How I Got My Own Personal Audio Describer for  the Lion King

A lion head with a huge shaggy mane

While I was watching the Macy’s Thanksgiving Day Parade last month it was announced  the Lion King  was celebrating 25 years of its theatrical production. I recalled the first time I saw the Lion King. It was the animated version and I was totally sighted. I remember the incredible music and visual affects. A friend even purchased the original soundtrack and we would listen to it  during our car rides around town.

Missed First Production But Went to Second

Of course, this was many years ago and I am blind today. But my vision loss didn’t stop me. When I heard the theatrical production was coming to my local theater I had to go. The first time the production came I missed it waiting on a friend. By the time we got  to ordering the tickets it was sold out. I was very disappointed.

I promised myself next time to grab a ticket immediately and not wait around. So, when they came back again that is exactly what I did. Lesson learned. I was sitting on my sofa watching TV and the commercial came on announcing the Lion King was coming back to Atlanta. WooHoo! I ran to the phone and got out my credit card to buy a ticket. I didn’t even tell anyone, I just did it.

Excited About Live Audio Description

When I was purchasing my ticket the representative told me the production was available in audio description. I was elated. I was already familiar with how it brought movies and TV to life. I had also used audio description for plays  and musicals so I was aware of live audio description. It is very similar  to TV and movies but you get to engage with the audio describer right there in the theater. I would wear a headset to hear the description and the describer would be located nearby in the theater  giving me info on what was happening on stage. I was even more motivated to go. To see this wonderful production and then to have it audio described! Well, it just beat all.

Confusion About Audio Description

Two women have a sign language conversation at a table.

ON the day of the performance an usher guided me over to the deaf and hard of hearing section. I was confused because I am not deaf nor hard of hearing. Unfortunately, things like this happen all the time to me and my community. People lump the blind and deaf together as if we have the same disability. I have had friends  tell me of times people thought they needed a sign language interpreter. Or people talking really loud  to us as if we have  hearing loss. I mean it goes on and on. So, although I was confused I was not totally surprised.

I asked the usher about audio description and  now they were the one confused. I explained what audio description was and how it worked for the blind. The usher  didn’t know what to do so got a manager. While I waited I talked to the real time captioner for the deaf. I knew her from disability events where she  would do captioning. This type of technology reduces the need for multiple sign language interpreters  because the captioner would use a device to type and the words would appear on the screen for several deaf people to read at one time.

Got Personal  Describer

While we were chatting and catching up the manager came over to apologize. He told me there was a mistake and I was told wrong. There would be no audio description after all. He was deeply sorry for the misunderstanding and embarrassment. As I was processing this news another man came over to introduce himself. He told me he was a professional audio describer  and was here to observe the captioning process. He said he would be happy to audio describe the production for me. So, I went from major displeasure to major  happiness in a matter of a few minutes.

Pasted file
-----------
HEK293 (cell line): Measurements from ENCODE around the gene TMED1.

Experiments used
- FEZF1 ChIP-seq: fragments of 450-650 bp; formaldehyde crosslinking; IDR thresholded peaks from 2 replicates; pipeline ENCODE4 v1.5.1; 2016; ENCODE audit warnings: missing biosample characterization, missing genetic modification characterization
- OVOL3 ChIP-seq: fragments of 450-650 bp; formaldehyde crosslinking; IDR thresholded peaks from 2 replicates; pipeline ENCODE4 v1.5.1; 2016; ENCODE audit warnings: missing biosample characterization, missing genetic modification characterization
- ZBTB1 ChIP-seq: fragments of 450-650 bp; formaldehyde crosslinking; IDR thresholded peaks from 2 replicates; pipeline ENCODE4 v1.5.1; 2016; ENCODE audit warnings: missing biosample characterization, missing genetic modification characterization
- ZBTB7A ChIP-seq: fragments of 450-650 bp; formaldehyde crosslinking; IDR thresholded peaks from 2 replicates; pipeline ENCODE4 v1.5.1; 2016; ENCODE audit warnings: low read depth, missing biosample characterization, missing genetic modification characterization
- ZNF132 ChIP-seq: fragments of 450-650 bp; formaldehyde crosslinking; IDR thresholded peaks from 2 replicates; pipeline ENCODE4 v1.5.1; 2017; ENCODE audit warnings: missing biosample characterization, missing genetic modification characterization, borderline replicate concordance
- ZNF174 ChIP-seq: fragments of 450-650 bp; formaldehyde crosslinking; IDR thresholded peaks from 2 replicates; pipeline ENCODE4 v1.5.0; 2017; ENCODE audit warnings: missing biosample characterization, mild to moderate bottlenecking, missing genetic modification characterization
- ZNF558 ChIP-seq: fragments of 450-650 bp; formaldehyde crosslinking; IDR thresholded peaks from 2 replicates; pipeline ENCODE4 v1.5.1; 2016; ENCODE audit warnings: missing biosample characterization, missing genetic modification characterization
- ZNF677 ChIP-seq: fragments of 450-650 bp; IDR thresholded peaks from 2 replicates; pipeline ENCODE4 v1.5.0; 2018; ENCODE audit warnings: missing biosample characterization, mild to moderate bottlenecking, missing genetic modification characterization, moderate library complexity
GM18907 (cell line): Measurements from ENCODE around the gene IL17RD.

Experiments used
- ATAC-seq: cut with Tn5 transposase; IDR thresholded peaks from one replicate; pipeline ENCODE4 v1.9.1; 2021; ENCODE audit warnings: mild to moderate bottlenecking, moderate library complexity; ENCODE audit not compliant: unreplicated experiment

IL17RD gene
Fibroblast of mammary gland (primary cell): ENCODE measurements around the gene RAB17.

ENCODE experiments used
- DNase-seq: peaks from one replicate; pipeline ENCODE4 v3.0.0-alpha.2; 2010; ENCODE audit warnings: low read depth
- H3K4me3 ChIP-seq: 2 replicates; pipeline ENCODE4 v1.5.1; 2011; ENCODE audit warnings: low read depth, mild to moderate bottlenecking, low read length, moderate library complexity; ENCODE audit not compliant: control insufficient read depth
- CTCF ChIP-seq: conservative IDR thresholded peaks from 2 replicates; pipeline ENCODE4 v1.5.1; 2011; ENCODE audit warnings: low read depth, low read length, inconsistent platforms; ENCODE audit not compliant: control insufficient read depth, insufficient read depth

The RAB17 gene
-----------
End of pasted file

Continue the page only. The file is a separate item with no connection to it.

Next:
Described All the Sights and sounds

audience of people facing a stage watching a play. There is one person on stage surrounded by furniture.

We decided to move away from the crowd and sit closer to the corner of the room. It was a good spot for him to see everything  and to also talk in my ear without disturbing people around us. The production began with the animals coming down the aisle  moving toward the stage. It was just like in the movie  where all the animals  travel to Pride Rock for the ceremony of Simba. He described the vibrant and colorful costumes. He described the fluent body movements of the dancers  as animals. He described all the sights and sounds. It was amazing! Who knew I would have my own personal audio describer sitting right next to me.

He even described the dancers who pretended to be  grass and water. They were dressed in green. They had these fan-like objects in their hands also in green. This was to simulate the tall moving grass from the movie. It was the same set up for water. The dancers were in blue and moved their bodies simulating water flowing. He described other dancers dressed in animal costumes and how they moved around the stage just like the animal  they  mimicked.

A giraffe with an extended long neck

I was truly captivated by the creativity  of the production and talent of the dancers and actors. It was literally just like in the animated version. Since I was sighted when I saw the movie  I use my visual memories. Along with those memories and an excellent audio describer, I had a wonderful time. What started out as a disappointment turned into  an exciting moment for me.

Watched Movie on Disney+

Empish watching TV. She is sitting on sofa pointing remote control at TV.

This past week, to honor the 25th anniversary, I watched the movie again. It was available through Disney+ in audio description. Of course, it was different from the live theatrical production with my own personal describer. Who could match that? However, it was enjoyable all the same. Hakuna Matata!

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